Q15: What happens in the event of a medical emergency? How far will a doctor be? What if my appendix bursts? What are the 911/emergency systems like?
First of all, it’s always better to prepare for the worst and be pleasantly surprised when the worst doesn’t happen. Some places are easier than others to navigate in times of an emergency, but that doesn’t make it impossible to deal with. Before you leave, make sure you have updated health insurance and talked to your doctor about any concerns they may have about you traveling to your program location with any known medical conditions. Get advice from trusted websites, such as travel.state.gov, which highlights how to contact the US embassy in a country to help handle medical emergencies and get help from home should you need it. The CDC also has helpful information about bringing current prescriptions abroad with you, as well as vaccine recommendations, etc.
So, here you are in your program, loving it, when all of a sudden, bam: something happens. Something bigger than a sprain, or TD (good ol’ TD!), and what now?! First off, don’t panic. Whatever that something is, it definitely won’t be made better by an emotional breakdown or an immediate reaction like “it’s all gone to hell.” Remember that old World War II poster in Britain: “Keep Calm and Carry On:” everything will be fine, and if you can calmly address the situation, it will go much smoother. Easier said than done, I know, but asking your program contacts for resources so that you’re not alone in dealing with the problem will no doubt save you trouble at the least … perhaps more at the worst. In most countries there are direct services that can aid you, like the police, or some other authorities that can help should you have a concern. Now, these services may not be to the same standards as you’re used to, so having a good understanding about the proximity of medical services is a key factor for any program. Definitely make sure your program has that knowledge for the program site, and is able to undertake the necessary actions should you need immediate care.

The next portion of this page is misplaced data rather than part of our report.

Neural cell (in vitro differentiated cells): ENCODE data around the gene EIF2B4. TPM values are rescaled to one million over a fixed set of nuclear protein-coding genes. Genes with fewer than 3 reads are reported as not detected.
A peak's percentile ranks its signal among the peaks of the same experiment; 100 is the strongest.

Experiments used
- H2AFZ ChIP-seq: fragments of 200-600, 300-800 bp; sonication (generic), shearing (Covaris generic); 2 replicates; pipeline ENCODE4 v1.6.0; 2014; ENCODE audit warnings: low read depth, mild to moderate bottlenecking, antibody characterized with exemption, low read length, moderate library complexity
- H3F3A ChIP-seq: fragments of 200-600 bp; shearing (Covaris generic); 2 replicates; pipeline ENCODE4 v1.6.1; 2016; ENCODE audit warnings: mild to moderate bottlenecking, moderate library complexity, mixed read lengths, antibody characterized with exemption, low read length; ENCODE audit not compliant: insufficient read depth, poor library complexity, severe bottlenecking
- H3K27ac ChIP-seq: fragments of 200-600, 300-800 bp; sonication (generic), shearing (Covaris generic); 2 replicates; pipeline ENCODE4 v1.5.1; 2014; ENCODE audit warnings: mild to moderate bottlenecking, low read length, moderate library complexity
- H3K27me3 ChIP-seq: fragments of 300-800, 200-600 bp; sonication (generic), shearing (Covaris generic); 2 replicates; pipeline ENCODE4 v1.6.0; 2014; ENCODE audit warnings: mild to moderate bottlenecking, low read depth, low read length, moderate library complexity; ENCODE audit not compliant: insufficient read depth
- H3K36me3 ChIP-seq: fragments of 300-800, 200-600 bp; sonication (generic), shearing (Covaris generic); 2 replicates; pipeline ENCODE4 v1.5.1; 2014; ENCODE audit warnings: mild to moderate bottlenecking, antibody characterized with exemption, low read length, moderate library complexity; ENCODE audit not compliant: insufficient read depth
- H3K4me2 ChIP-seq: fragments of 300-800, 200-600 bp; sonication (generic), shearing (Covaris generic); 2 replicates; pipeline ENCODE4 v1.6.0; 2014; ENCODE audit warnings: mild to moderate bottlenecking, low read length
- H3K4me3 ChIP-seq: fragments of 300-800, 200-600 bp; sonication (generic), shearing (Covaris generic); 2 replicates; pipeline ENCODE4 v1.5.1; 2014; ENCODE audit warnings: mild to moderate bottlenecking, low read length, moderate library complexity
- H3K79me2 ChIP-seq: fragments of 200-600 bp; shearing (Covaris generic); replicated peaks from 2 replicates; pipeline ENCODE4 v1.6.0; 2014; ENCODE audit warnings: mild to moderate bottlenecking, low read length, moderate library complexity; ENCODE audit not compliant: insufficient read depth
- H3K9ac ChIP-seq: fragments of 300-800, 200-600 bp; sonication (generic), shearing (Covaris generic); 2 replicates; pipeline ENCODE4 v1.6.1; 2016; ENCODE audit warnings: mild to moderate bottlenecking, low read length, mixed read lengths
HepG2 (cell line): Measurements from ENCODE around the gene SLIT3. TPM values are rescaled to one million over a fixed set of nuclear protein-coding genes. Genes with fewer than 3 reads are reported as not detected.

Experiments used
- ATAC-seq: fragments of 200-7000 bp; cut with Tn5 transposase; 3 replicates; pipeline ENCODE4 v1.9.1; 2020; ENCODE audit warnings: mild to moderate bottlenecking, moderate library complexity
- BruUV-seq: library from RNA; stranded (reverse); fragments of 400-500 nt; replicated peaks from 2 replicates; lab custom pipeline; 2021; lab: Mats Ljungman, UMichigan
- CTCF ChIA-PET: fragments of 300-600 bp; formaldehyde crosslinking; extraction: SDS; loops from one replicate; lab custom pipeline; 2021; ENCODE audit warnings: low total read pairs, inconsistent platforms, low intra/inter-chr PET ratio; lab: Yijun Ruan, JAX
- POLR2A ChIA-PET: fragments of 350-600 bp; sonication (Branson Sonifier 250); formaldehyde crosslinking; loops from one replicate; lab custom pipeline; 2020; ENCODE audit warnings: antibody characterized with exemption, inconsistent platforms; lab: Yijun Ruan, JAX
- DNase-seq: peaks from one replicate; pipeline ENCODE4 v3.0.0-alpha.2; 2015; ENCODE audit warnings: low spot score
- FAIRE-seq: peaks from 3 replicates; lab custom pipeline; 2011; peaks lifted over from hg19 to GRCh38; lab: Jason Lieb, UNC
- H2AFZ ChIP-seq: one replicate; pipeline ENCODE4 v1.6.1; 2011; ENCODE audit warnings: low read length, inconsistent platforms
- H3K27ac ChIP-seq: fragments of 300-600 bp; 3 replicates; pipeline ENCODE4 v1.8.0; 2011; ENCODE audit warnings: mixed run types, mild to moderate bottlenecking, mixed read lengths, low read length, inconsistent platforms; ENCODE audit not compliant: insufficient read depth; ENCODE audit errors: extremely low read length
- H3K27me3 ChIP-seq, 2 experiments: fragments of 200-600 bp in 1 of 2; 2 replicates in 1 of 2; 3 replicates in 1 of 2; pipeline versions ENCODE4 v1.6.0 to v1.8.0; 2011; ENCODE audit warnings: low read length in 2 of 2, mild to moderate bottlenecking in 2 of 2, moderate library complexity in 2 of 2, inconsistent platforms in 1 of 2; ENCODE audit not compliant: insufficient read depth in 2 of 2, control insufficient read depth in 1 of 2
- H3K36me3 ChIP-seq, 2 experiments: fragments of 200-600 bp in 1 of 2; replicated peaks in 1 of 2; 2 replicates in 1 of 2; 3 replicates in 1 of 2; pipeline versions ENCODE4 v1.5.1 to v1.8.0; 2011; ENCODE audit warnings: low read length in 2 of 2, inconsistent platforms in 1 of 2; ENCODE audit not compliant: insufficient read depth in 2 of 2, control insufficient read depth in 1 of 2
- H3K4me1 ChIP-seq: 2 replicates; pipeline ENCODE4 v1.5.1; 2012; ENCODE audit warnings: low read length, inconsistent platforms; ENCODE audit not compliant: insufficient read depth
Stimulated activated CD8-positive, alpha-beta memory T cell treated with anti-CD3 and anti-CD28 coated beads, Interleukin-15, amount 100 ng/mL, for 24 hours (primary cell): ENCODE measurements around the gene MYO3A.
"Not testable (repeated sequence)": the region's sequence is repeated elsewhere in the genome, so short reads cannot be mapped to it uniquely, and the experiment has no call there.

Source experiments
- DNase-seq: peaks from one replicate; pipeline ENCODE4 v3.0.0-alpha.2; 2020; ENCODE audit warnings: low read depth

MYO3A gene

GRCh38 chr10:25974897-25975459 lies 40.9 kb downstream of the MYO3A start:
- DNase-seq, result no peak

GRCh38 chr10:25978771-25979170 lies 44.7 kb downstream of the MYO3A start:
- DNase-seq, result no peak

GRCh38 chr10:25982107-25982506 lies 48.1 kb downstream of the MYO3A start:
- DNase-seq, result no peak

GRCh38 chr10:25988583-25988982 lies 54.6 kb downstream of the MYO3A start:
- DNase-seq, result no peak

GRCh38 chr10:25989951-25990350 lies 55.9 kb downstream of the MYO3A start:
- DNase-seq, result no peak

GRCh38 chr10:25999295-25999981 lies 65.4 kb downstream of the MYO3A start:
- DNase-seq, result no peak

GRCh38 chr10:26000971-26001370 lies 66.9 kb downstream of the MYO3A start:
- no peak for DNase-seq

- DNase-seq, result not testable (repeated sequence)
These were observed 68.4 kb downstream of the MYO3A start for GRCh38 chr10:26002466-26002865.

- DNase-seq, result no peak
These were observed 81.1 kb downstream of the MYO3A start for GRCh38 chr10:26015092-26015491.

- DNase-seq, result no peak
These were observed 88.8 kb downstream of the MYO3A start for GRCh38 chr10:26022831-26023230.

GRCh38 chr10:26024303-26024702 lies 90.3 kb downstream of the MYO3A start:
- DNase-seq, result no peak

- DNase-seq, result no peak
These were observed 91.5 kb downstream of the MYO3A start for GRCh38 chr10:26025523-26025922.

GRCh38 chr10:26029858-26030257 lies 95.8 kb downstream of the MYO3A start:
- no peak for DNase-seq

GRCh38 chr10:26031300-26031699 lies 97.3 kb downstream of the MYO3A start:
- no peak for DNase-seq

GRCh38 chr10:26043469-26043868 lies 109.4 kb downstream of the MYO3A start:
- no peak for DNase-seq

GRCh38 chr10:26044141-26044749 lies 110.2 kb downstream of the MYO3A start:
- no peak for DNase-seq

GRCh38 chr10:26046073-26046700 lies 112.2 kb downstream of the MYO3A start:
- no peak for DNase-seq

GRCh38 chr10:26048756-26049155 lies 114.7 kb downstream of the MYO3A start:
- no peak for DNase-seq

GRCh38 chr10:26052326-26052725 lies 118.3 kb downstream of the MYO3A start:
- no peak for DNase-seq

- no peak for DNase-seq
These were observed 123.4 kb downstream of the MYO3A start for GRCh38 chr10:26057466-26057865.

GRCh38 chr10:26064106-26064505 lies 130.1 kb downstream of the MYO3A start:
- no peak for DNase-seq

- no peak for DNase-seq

When I was in Cambodia, one of our staff unfortunately caught Dengue Fever. He had luckily updated his travel insurance before arrival, and so was covered. We took him to the hospital in Siem Reap, which was luckily where we were staying at the time, where he recouped and was treated for a week. Again, getting medical care in less developed countries can be a disaster if you aren’t fully aware of the systems there, so make sure your supervisor has an understanding of the area and is aware of the medical facilities should there be an emergency.
In this kind of situation, we were able to quickly take him where he needed to go because we were in a city. We knew where the hospital was (because a few of us had given blood there the day before), and we were prepared to get him the care he needed. One thing to keep in mind is rural areas. If you are going to be serving far from a bigger city, what kind of emergency transportation is available, and be sure you will have access to it at all times should you need a quick ride somewhere. In my experience, this has always been possible, and for peace of mind is best if covered pre-departure.
Blog contributed by Jenny Clark, International Partnership for Service Learning Masters Candidate.